Squeezed light—light with quantum noise lower than shot noise in some quadratures and higher in others—can be used to improve the sensitivity of precision measurements. In particular, squeezed light sources based on nonlinear optical crystals are being used to improve the sensitivity of gravitational wave detectors. In optomechanical squeezers, the radiation-pressure-driven interaction of a coherent light field with a mechanical oscillator induces correlations between the amplitude and phase quadratures of the light, which induce the squeezing. However, thermally driven fluctuations of the mechanical oscillator’s position make it difficult to observe the quantum correlations at room temperature and at low frequencies. Here, we present a measurement of optomechanically squeezed light, performed at room temperature in a broad band near the audio-frequency regions relevant to gravitational wave detectors. We observe sub-Poissonian quantum noise in a frequency band of 30–70 kHz with a maximum reduction of 0.7 ± 0.1 dB below shot noise at 45 kHz. We present two independent methods of measuring this squeezing, one of which does not rely on the calibration of shot noise.
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Source Data are provided with this paper. All other data that support the plots within this paper and other findings of this study are referenced under https://doi.org/10.5281/zenodo.3694290.
All code that support the plots within this paper and other findings of this study is referenced under https://doi.org/10.5281/zenodo.3694290. It can be downloaded from GitLab at https://git.ligo.org/nancy.aggarwal/room-temperature-optomechanical-squeezing.git and from GitHub at https://github.com/nancy-aggarwal/room-temperature-optomechanical-squeezing_github.git.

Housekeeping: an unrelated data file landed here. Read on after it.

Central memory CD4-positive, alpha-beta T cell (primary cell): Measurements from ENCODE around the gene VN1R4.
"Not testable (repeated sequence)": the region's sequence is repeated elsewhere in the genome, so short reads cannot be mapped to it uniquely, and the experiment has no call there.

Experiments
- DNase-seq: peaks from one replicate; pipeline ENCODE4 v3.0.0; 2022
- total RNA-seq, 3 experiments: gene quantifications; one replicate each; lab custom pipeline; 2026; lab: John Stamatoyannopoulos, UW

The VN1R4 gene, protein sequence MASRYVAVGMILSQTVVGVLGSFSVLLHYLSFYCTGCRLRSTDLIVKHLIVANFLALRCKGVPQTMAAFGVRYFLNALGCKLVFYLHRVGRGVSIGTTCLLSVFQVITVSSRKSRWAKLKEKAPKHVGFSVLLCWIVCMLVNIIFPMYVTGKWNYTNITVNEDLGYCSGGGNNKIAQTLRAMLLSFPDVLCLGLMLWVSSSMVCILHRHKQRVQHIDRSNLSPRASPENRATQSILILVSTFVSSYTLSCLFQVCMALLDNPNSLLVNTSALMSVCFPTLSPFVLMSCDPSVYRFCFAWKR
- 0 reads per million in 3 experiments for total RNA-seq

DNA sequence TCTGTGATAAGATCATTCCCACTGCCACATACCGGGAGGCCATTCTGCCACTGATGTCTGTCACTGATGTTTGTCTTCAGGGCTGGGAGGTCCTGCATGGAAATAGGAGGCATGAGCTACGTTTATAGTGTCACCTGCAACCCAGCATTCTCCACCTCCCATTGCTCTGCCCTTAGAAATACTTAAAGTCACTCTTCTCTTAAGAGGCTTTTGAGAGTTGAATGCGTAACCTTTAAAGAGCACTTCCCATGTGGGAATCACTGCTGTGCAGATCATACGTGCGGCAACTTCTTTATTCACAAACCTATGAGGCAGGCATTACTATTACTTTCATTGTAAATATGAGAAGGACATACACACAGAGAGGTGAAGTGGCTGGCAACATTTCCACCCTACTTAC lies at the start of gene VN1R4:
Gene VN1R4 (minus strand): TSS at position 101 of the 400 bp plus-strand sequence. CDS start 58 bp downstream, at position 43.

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This work was supported by National Science Foundation grants PHY-1707840, PHY-1404245, PHY-1806634 and PHY-1150531. We are particularly grateful to V. Sudhir, L. McCuller and M.J. Yap for valuable discussions and for their detailed comments on this manuscript. The microresonator manufacturing was carried out at the UCSB Nanofabrication Facility. We also thank MathWorks for their computing support.
The authors declare no competing interests.
Peer review statement Nature Physics thanks Ryutaro Takahashi, Andre Xuereb and the other, anonymous, reviewer(s) for their contribution to the peer review of this work.
Publisher’s note Springer Nature remains neutral with regard to jurisdictional claims in published maps and institutional affiliations.
Extended Data Fig. 1 Expected squeezing with lower detection loss and in the absence of technical noises.
The differential phase noise masks the squeezing at low frequencies, whereas the noise injected by the cavity feedback electronics degrades the high frequency side of the correlations. Once these technical noises have been suppressed, and the optical losses have been lowered, we would expect to see about 1.5 dB of squeezing from this system. This limit comes from a combination of escape efficiency and thermal noise (N. Aggarwal et al., in preparation).
Extended Data Fig. 2 Noise budget: contributing noise sources compared to the measurement as a function of quadrature, averaged over a 1 kHz bin.